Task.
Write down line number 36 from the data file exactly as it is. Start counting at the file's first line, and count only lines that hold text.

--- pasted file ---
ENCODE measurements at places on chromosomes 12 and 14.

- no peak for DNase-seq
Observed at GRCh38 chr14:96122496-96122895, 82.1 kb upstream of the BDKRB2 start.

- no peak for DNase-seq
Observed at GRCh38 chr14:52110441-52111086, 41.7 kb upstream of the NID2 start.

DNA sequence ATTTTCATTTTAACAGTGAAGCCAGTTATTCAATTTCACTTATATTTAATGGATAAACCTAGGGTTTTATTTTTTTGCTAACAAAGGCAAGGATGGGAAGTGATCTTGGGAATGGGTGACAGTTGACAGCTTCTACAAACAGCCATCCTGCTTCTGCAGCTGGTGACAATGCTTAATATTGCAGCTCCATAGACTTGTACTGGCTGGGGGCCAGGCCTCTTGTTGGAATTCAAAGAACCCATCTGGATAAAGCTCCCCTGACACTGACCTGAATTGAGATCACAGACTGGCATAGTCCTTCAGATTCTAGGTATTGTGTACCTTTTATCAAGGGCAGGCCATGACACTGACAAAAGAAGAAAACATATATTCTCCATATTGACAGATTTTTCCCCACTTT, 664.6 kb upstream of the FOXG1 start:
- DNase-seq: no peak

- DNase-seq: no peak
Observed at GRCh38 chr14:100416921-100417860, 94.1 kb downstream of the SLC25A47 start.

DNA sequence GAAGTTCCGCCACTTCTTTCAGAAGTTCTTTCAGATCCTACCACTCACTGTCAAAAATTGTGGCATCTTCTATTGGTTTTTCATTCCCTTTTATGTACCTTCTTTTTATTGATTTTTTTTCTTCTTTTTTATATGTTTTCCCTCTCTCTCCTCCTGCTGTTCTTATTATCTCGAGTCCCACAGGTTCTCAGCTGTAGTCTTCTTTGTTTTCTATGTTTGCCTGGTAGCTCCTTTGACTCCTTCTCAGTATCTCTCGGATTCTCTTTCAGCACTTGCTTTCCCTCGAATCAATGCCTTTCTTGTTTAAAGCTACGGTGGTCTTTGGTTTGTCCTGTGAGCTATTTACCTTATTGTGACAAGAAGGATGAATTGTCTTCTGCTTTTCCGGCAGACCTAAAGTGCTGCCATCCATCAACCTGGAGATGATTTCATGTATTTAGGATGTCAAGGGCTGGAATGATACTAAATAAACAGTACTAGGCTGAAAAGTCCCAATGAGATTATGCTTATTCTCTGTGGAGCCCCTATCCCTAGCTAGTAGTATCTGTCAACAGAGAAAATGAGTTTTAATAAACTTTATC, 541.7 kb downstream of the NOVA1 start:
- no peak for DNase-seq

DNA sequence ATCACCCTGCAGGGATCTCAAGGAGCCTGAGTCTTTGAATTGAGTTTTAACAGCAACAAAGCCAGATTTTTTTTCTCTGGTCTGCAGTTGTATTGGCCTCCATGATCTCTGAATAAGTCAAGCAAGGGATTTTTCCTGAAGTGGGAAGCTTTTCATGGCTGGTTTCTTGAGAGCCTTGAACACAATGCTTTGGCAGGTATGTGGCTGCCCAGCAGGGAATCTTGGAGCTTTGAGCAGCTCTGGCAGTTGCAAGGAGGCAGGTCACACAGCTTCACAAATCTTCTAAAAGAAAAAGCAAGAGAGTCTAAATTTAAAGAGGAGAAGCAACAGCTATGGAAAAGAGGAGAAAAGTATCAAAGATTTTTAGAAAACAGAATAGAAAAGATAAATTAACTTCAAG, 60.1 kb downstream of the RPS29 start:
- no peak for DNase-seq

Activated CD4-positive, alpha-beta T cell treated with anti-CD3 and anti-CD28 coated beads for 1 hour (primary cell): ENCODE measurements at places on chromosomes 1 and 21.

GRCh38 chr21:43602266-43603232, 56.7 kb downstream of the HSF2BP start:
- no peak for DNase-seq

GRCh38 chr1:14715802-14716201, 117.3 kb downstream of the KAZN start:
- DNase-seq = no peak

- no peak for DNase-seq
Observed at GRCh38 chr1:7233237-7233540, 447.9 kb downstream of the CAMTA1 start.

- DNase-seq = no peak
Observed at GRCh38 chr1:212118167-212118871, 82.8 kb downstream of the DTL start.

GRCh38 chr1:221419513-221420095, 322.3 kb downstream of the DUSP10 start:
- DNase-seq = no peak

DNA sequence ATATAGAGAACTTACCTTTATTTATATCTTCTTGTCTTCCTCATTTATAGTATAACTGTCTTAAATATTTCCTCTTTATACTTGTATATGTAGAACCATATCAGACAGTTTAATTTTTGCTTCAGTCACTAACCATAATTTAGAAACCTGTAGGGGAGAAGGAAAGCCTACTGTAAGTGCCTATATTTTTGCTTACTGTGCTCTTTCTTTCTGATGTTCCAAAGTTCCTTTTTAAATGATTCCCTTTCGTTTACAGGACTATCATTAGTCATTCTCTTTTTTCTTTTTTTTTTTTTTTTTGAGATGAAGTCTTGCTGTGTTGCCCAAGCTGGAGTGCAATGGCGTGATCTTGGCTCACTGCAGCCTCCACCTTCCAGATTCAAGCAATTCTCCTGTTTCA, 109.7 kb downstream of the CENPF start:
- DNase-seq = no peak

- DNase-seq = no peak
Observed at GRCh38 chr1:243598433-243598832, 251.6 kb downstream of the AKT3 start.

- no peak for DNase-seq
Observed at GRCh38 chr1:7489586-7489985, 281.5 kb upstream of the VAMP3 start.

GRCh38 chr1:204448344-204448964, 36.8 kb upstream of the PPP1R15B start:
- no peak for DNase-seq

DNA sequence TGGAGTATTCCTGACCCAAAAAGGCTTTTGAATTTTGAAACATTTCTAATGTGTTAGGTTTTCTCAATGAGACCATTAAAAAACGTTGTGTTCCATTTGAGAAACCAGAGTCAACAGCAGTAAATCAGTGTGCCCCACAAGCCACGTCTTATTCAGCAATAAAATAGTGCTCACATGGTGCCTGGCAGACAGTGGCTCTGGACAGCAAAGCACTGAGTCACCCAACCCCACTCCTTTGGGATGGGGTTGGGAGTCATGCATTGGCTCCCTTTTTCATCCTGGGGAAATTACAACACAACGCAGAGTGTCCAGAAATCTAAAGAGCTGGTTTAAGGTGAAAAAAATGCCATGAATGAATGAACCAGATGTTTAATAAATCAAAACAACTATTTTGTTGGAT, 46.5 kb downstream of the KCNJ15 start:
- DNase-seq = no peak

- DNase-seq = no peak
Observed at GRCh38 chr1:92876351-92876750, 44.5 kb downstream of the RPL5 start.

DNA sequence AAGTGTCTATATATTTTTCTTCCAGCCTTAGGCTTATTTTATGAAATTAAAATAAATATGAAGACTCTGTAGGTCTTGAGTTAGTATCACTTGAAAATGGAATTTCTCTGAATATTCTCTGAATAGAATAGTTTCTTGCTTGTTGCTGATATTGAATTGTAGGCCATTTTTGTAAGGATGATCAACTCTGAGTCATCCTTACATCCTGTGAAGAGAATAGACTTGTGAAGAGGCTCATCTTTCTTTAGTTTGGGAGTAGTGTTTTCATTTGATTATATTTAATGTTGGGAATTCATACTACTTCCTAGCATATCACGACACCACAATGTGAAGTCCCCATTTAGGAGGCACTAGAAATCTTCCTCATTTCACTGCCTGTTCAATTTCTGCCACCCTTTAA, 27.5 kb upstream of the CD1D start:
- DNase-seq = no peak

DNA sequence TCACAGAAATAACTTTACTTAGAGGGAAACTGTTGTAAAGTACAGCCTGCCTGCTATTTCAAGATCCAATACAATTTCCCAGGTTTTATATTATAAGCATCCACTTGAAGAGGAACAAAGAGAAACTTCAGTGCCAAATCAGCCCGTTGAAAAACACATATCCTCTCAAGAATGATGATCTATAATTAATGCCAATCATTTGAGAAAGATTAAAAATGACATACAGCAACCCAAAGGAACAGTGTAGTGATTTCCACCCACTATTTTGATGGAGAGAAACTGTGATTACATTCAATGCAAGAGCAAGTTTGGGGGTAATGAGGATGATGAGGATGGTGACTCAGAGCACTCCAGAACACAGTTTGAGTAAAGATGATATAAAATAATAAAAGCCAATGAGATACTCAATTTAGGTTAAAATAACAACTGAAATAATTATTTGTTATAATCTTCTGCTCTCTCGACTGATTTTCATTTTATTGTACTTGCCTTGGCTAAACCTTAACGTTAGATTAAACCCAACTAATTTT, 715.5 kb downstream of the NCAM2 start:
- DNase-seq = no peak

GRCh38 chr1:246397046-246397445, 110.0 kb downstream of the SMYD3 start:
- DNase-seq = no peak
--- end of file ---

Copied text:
Observed at GRCh38 chr1:92876351-92876750, 44.5 kb downstream of the RPL5 start.